BOTANICAL INFORMATION
Latin name: Phaseolus vulgaris 'Mennonite'
Common names: English Mennonite Bean, Mennonite Bean
Family: Fabaceae
Rocquencourt Butter Bean (Phaseolus vulgaris var. nana 'Beurre de Rocquencourt)
3.78 $ 3.78 $ 3.7800000000000002 CAD
Dwarf bean Beurre de Rocquencourt (Phaseolus vulgaris). Golden yellow bean with long, thin pods. Very good productivity and stability. Originally from France and previously from Algeria. The more you pick, the more it produces, over a long period of time. Its advantage lies in the ability of its pods to remain tender for several days on the plant. So advantageous for traveling gardeners or market gardeners too busy to pick their beans every day. The seeds are elongated, deep black. One of the tastiest in our collection. Beans of this type were introduced to France around the 1840s under the name Haricot d'Alger, because they supposedly originated in Algeria. From this genetic pool of black-seed beans, the French developed other varieties including butters from Rocquencourt, a town near Versailles.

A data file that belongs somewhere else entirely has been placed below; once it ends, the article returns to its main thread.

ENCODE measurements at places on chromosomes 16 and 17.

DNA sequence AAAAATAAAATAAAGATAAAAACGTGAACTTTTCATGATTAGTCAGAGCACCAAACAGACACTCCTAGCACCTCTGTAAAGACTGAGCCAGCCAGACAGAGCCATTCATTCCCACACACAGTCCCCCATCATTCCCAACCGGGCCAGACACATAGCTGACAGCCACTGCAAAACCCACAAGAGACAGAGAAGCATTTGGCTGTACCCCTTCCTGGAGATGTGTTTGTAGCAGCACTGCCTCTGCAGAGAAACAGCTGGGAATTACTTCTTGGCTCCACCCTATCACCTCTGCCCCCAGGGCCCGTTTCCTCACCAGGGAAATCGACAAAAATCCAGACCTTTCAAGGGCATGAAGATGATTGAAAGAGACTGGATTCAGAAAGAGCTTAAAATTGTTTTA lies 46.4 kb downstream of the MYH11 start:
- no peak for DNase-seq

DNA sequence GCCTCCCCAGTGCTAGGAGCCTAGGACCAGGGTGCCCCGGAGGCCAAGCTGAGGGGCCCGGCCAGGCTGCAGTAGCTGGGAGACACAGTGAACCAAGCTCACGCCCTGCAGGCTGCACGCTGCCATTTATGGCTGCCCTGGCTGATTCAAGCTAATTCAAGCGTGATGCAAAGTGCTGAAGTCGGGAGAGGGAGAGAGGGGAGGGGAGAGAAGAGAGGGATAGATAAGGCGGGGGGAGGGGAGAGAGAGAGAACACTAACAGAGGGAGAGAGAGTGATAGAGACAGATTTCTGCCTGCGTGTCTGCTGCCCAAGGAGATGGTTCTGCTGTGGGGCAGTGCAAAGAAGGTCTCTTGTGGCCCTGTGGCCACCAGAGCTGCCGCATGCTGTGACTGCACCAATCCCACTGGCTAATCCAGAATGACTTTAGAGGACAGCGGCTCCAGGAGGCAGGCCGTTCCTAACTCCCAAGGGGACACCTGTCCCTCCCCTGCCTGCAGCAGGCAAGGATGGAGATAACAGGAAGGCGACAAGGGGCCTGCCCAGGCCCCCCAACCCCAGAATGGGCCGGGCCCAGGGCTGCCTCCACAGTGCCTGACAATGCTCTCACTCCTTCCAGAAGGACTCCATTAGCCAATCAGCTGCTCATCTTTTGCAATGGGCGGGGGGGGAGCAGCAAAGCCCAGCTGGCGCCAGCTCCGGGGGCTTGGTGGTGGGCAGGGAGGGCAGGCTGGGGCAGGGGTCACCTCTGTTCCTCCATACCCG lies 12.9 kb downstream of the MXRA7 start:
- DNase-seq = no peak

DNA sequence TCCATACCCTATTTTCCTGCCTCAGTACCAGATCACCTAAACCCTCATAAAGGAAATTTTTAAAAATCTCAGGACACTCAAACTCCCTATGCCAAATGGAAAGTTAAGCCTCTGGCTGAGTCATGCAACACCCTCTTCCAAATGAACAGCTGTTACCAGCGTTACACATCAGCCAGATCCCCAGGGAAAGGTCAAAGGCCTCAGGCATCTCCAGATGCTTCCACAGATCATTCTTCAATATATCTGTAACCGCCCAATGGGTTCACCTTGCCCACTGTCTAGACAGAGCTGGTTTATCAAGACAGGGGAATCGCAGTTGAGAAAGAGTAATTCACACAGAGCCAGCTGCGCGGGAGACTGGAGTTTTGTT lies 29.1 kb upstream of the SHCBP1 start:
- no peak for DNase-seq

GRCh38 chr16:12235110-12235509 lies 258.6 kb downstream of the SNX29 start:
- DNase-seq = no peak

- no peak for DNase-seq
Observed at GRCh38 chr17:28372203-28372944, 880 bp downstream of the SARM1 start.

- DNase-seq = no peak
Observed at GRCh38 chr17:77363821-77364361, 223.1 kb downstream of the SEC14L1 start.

Avoid handling or removing weeds when the beans are wet to avoid the proliferation of diseases. With us, it is very resistant to diseases and very little watered, since it is mulched throughout the summer. When the seedlings have started to sprout, ensure that the plants do not lack water until the first true leaves appear.

BOTANICAL INFORMATION
Latin name: Phaseolus vulgaris var. nana 'Beurre de Rocquencourt'
Common names: Rocquencourt butter bean, dwarf bean, yellow bean
English: Bean, Fresh bean, Bush bean,
Family: Fabaceae
Dutch Princess bean (Phaseolus vulgaris var. nana 'Dutch Princess')
3.78 $ 3.78 $ 3.7800000000000002 CAD